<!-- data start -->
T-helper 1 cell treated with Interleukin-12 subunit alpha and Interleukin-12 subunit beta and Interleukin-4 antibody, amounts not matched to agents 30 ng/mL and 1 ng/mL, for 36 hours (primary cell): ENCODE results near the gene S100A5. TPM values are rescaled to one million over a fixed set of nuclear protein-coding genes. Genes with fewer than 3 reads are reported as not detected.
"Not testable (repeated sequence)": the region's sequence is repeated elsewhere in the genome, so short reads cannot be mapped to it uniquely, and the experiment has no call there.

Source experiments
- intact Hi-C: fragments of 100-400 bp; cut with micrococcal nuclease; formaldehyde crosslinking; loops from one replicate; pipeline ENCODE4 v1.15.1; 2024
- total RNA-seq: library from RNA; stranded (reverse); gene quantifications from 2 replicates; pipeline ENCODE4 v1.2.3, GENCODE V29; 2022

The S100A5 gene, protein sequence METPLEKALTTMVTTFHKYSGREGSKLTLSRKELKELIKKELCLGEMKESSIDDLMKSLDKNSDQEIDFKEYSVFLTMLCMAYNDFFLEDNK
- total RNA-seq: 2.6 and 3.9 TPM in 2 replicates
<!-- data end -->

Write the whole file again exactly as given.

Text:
T-helper 1 cell treated with Interleukin-12 subunit alpha and Interleukin-12 subunit beta and Interleukin-4 antibody, amounts not matched to agents 30 ng/mL and 1 ng/mL, for 36 hours (primary cell): ENCODE results near the gene S100A5. TPM values are rescaled to one million over a fixed set of nuclear protein-coding genes. Genes with fewer than 3 reads are reported as not detected.
"Not testable (repeated sequence)": the region's sequence is repeated elsewhere in the genome, so short reads cannot be mapped to it uniquely, and the experiment has no call there.

Source experiments
- intact Hi-C: fragments of 100-400 bp; cut with micrococcal nuclease; formaldehyde crosslinking; loops from one replicate; pipeline ENCODE4 v1.15.1; 2024
- total RNA-seq: library from RNA; stranded (reverse); gene quantifications from 2 replicates; pipeline ENCODE4 v1.2.3, GENCODE V29; 2022

The S100A5 gene, protein sequence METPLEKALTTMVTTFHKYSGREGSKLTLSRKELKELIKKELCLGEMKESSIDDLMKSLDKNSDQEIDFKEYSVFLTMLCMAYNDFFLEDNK
- total RNA-seq: 2.6 and 3.9 TPM in 2 replicates